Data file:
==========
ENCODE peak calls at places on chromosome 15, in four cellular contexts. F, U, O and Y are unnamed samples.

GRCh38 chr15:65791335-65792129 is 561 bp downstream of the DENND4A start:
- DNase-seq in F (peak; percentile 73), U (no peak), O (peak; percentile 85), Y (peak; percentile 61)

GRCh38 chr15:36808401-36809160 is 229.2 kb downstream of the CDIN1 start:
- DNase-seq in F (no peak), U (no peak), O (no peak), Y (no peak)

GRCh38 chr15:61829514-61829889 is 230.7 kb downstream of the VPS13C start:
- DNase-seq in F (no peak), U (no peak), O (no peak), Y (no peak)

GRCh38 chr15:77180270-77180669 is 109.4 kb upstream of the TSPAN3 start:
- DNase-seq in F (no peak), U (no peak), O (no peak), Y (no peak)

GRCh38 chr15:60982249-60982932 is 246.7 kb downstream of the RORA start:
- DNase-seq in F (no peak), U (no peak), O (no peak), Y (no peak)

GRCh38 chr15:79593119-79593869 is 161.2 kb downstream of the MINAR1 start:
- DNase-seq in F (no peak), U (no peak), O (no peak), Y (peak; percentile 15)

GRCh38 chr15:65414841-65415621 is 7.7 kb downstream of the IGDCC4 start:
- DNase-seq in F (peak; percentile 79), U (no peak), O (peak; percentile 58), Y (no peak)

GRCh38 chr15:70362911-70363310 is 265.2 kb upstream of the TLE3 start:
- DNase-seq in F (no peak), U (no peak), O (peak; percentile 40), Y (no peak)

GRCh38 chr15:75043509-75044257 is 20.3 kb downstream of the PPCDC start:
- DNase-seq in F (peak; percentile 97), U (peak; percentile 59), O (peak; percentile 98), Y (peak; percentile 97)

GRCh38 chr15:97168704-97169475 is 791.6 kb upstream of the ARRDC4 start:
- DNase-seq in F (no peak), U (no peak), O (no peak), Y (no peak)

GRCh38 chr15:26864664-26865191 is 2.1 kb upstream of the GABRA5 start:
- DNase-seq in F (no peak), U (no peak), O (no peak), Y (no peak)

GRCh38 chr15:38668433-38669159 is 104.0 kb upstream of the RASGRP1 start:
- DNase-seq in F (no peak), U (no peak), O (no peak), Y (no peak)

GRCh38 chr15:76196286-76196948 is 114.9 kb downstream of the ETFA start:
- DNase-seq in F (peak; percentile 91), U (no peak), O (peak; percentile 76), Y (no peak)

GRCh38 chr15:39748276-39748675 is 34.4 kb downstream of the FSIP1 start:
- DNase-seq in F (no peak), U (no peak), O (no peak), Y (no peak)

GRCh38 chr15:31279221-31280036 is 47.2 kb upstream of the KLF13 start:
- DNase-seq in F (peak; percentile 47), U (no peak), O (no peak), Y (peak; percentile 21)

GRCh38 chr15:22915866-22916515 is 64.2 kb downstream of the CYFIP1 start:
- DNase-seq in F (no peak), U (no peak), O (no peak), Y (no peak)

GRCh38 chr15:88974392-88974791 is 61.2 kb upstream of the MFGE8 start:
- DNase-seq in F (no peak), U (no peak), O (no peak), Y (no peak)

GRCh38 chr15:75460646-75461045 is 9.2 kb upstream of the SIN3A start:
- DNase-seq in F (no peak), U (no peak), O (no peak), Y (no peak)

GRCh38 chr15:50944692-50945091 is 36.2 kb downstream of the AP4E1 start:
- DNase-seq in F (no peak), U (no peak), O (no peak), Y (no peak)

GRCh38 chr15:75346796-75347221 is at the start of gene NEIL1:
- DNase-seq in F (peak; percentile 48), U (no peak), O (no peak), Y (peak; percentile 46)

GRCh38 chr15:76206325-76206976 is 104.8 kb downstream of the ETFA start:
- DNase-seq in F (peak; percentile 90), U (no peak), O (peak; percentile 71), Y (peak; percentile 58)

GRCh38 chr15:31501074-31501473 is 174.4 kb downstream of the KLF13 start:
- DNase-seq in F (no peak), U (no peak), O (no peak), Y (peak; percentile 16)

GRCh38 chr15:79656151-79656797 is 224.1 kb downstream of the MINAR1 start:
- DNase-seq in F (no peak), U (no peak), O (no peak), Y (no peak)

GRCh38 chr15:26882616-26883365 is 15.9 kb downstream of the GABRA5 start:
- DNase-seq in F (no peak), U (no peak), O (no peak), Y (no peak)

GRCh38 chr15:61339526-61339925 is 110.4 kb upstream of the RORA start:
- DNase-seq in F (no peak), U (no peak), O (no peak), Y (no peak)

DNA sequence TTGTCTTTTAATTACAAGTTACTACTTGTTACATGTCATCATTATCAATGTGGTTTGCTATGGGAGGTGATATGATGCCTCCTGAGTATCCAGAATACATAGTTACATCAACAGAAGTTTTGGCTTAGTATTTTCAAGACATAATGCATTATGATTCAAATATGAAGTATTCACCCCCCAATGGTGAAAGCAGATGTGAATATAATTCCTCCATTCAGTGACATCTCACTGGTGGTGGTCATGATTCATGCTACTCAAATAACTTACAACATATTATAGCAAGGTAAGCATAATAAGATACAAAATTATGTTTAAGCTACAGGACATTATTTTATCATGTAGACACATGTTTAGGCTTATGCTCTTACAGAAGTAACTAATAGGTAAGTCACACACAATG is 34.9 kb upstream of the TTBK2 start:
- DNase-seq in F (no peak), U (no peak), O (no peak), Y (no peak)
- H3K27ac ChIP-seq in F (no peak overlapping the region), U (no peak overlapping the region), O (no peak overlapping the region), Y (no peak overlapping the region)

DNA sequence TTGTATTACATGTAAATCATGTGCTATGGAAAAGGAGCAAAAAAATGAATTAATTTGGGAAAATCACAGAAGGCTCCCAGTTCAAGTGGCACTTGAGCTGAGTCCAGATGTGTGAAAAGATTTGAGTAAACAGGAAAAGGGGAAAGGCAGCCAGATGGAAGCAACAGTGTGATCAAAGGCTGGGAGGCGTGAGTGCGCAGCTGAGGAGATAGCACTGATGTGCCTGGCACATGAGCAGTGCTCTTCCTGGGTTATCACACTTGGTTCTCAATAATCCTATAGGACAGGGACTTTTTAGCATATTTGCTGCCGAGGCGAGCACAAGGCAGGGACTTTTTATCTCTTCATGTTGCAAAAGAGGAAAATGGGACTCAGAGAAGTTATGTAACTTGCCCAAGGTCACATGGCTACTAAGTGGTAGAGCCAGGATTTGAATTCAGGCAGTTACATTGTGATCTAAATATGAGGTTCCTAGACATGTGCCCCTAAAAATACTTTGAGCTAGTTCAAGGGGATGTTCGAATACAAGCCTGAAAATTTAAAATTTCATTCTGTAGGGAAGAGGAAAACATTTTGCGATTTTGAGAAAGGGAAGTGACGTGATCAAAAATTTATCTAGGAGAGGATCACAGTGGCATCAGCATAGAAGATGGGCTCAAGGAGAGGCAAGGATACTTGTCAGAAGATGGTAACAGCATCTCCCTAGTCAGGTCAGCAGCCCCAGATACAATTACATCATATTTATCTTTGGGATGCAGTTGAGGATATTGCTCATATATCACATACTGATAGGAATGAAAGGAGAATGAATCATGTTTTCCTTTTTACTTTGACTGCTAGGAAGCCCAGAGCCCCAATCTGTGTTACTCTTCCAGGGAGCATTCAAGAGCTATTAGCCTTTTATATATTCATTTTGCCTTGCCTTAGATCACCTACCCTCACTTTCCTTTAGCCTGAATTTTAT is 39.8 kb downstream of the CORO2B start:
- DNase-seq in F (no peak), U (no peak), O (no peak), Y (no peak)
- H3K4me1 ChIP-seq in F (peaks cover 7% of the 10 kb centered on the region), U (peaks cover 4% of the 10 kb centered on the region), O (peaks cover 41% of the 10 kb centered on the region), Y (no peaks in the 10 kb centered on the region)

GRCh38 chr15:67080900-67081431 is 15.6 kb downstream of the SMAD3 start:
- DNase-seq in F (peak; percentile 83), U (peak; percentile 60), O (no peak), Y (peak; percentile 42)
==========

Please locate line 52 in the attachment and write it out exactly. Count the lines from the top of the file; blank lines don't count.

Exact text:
DNA sequence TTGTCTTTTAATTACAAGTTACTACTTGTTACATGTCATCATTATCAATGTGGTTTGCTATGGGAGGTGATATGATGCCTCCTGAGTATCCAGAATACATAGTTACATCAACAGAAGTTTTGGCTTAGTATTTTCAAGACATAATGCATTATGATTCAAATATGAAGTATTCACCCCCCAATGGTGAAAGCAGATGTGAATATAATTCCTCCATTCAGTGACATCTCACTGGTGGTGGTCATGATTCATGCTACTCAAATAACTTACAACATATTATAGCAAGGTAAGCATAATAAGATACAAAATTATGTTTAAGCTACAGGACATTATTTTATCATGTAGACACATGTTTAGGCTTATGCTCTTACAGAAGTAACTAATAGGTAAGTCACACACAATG is 34.9 kb upstream of the TTBK2 start: